America’s older population is projected to increase rapidly over the next 15 years, and by 2030 nearly one out of every five Americans will be 65 years of age and older (Administration on Aging, 2012). It is important as individuals and collectively as a society to examine our views of aging and how we relate to people older than ourselves. We will, after all, all age. Our attitudes toward aging inherently affect our health and quality of life as we age ourselves. By 2050, there will be more adults over the age of 65 than children (American Society on Aging, 2014). We better get our act together.
The American Society on Aging (2014) recently presented drawings by 4th grade students before and after completing Bridges: Growing Older, Growing Together, an intergenerational program that allows older adults to share their experiences with children. The drawings prior to the program often depicted an older person that is frail, slow, and were riddled with negative stereotypes of aging. One student’s picture described an older adult as “elderly, wrinkly, old, have poor eyesight, wears ugly clothes, is in a wheelchair, and has a big, lumpy nose.” After experiencing intergenerational programming, the same 4th grade student described seniors as “funny, kind, entertaining, caring, sometimes active, can have any color hair, interested in many things, and fun.” This change in attitudes describes a powerful shift in the way that child viewed aging. If only we could replicate that shift on a larger scale – what doors could we open? How might our relationships with older adults improve? How would our experience with aging improve?
If stereotypes regarding age affect how some of our most trusted members of society (family, caregivers, and healthcare professionals) treat older adults, what does that say for us? The message is not to point fingers, but rather to examine our own ideas so that we can open doors between ourselves and older adults and other groups rather than close them because our communication style is riddled with latent stereotypes and ageism that prevents meaningful connection, interaction, or service delivery.
Beyond culture, there are other reasons why older adults fall victim to financial fraud and exploitation (list adapted from The National Research Council’s publication, Elder Mistreatment: Abuse, Neglect, and Exploitation in an Aging America):
- According to the National Committee for the Prevention of Elder Abuse, 70% of all funds deposited in financial institutions are controlled by people age 65 and older. Some have accumulated wealth, and this makes them the target of people who want to acquire that wealth for themselves.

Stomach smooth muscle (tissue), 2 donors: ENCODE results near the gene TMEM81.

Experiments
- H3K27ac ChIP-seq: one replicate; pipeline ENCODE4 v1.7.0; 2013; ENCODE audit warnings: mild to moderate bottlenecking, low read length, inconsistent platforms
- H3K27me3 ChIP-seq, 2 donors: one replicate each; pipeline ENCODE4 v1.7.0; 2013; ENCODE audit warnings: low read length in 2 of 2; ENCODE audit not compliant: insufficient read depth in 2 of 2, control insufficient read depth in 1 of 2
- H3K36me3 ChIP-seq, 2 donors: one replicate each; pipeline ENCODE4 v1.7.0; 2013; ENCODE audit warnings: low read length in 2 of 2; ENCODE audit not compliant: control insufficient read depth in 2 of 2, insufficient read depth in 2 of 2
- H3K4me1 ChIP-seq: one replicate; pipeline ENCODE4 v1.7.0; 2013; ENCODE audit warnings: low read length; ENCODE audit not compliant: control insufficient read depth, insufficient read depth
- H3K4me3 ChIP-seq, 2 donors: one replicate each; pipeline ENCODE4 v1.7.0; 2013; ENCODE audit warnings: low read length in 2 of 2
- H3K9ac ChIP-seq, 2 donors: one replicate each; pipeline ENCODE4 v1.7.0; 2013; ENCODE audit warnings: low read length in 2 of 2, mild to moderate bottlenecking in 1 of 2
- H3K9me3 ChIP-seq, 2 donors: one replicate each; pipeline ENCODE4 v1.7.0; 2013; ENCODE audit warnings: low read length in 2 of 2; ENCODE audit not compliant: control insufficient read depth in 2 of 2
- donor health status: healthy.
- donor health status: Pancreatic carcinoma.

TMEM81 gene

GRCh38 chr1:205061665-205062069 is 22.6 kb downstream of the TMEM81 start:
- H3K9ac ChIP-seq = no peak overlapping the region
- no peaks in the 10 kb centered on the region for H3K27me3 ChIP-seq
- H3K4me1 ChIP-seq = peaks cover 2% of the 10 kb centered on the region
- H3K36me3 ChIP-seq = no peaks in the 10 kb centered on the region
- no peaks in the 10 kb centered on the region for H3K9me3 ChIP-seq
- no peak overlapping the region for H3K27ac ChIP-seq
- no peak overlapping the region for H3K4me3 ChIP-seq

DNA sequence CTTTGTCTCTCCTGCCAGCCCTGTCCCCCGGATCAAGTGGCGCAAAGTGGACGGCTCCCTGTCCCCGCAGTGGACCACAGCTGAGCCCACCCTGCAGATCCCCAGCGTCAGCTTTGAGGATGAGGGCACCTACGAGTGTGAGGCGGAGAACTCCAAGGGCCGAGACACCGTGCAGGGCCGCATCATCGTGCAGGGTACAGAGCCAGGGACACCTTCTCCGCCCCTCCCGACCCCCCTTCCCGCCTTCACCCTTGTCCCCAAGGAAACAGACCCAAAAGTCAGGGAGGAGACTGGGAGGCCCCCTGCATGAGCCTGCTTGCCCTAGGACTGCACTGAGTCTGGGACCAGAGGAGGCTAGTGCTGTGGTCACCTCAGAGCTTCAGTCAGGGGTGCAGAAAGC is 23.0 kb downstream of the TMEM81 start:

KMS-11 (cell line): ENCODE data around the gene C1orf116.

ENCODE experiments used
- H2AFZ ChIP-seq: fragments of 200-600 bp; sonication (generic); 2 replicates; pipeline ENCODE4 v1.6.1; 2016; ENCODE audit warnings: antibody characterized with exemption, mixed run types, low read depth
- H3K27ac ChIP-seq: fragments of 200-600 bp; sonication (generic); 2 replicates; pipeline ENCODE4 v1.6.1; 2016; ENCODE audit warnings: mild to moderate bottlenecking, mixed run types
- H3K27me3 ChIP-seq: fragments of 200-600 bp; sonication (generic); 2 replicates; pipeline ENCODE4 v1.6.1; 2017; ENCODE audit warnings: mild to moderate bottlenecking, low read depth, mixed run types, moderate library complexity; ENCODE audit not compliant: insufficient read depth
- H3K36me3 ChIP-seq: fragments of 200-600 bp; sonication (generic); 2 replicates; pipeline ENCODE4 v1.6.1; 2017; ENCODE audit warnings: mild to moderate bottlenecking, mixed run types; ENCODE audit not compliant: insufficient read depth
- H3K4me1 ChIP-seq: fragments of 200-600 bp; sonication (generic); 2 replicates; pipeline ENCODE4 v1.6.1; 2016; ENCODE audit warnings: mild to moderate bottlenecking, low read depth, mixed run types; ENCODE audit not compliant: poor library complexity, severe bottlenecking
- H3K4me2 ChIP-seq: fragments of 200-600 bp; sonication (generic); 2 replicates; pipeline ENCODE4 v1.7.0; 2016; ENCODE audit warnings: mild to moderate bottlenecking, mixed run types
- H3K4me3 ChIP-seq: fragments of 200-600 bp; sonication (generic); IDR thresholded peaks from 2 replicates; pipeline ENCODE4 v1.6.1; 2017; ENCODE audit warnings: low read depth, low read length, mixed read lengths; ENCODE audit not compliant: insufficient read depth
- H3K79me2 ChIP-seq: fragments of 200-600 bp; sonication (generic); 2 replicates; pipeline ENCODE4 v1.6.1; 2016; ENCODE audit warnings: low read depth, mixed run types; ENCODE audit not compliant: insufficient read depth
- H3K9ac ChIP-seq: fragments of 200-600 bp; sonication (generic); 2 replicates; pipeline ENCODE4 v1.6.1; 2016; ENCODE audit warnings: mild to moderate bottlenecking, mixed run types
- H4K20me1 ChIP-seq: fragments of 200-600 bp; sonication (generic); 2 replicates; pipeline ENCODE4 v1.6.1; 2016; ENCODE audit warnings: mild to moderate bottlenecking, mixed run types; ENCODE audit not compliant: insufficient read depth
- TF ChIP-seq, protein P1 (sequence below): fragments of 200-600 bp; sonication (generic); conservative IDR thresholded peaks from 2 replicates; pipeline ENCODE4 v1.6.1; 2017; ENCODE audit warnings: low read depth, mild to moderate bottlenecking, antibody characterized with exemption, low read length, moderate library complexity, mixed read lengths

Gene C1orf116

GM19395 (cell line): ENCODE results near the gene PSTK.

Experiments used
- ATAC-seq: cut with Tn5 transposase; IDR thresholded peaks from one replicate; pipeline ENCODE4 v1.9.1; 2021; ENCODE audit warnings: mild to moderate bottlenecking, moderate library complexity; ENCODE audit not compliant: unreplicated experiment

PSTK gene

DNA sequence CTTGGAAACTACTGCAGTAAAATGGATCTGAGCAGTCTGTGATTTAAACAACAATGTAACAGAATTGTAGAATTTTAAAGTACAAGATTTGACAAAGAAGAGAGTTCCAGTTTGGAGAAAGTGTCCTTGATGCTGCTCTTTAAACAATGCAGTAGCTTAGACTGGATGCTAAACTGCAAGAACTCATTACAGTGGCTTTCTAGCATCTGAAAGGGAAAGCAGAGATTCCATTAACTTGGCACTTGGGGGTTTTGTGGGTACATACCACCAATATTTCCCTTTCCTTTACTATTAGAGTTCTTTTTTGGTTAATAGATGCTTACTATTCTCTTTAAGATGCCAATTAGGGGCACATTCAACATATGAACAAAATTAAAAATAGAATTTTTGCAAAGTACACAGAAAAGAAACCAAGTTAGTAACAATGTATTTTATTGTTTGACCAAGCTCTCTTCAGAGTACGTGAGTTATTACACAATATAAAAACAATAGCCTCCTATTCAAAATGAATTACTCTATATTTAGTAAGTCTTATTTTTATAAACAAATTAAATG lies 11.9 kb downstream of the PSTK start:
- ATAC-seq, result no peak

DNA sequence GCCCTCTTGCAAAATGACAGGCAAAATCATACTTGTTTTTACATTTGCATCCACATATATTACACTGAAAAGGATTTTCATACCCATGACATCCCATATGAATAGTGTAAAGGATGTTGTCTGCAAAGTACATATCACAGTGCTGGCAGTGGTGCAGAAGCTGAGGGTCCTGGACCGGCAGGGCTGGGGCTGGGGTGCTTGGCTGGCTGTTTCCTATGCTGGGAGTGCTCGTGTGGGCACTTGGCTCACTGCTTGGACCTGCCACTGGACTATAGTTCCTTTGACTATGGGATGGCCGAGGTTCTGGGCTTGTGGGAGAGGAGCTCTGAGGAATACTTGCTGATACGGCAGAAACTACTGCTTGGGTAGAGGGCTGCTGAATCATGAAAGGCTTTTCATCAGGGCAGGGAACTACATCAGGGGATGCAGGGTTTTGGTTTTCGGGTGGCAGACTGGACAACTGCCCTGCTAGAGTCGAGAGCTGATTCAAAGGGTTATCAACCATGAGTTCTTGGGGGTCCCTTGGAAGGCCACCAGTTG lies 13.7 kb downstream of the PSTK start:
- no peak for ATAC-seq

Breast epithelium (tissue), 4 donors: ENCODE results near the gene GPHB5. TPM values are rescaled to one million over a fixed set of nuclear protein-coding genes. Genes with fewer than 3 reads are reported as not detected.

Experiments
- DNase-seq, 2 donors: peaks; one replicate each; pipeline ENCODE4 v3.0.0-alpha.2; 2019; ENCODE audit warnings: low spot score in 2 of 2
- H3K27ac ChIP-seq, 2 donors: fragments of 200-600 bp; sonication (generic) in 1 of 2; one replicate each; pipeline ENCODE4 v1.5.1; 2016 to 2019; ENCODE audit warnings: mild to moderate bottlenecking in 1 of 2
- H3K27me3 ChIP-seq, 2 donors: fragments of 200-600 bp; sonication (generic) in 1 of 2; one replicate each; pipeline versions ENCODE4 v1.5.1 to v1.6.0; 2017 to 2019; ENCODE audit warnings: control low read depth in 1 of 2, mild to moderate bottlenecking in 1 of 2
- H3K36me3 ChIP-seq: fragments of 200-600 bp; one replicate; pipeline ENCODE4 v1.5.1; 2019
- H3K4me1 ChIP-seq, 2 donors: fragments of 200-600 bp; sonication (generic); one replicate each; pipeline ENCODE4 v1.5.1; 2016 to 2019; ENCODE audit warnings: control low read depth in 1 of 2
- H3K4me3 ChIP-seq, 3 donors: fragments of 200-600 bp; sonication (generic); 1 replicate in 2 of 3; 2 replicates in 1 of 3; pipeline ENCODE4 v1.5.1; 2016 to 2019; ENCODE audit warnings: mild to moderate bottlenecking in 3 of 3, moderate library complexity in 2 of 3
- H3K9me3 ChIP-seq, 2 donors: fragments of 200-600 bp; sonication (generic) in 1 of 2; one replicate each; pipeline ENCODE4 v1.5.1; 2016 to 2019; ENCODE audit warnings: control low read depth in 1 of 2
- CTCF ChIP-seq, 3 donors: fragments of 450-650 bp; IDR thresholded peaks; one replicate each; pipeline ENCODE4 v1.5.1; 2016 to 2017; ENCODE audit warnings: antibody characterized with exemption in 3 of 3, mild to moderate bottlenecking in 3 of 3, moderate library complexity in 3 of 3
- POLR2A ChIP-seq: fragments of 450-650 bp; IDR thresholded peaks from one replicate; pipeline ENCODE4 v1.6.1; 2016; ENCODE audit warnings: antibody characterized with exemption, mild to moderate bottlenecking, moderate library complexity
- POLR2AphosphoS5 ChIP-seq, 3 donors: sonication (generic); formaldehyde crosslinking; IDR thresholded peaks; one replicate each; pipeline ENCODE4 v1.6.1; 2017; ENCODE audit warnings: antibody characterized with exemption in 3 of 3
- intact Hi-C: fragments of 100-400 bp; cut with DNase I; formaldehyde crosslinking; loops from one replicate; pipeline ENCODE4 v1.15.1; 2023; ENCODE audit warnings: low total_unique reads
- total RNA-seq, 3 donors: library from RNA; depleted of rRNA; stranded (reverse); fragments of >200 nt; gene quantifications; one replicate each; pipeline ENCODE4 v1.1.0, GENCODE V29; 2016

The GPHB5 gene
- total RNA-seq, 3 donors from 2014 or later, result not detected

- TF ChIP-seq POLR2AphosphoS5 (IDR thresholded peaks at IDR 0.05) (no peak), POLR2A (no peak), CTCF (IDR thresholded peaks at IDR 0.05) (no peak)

- Older people may be more trusting or relatively unsophisticated about financial matters, particularly when they are unfamiliar with advances in technology that have made managing finances more complicated.
- They may not realize the value of their assets – particularly homes that have appreciated greatly in value.
- Those on a fixed income of social security may be more willing to try a “get-rich-quick” scheme.
- Elders can be easily identified and are presumed vulnerable.
- Older adults may be more likely to have conditions or disabilities that make them easy targets for financial abuse, including forgetfulness or other cognitive impairments brought on by aging like dementia.
- Older adults who are socially isolated due to their lack of mobility or because they live alone may shield perpetrators from scrutiny or prevent a victim from asking for help. The socially isolated older adult may also be lonely and desire companionship and thus be susceptible to persons seeking to take advantage of them.
- Perpetrators may believe that older adults may be afraid to ask for help or be less likely to take action against those perpetrators, particularly if they are a friend or family member.
Lindsay Felsing is the Director of Economic Security at Elder Law of Michigan. She joined Elder Law in 2011 as the Regional Project Manager for MiCAFE, was promoted to Assistant Director in 2012, and then assumed the position of Director in 2013. Through her work at Elder Law, Lindsay has managed over 100 community partners and 200 volunteers across the state of Michigan – including recruitment, training, and education related to the State of Michigan Food Assistance Program.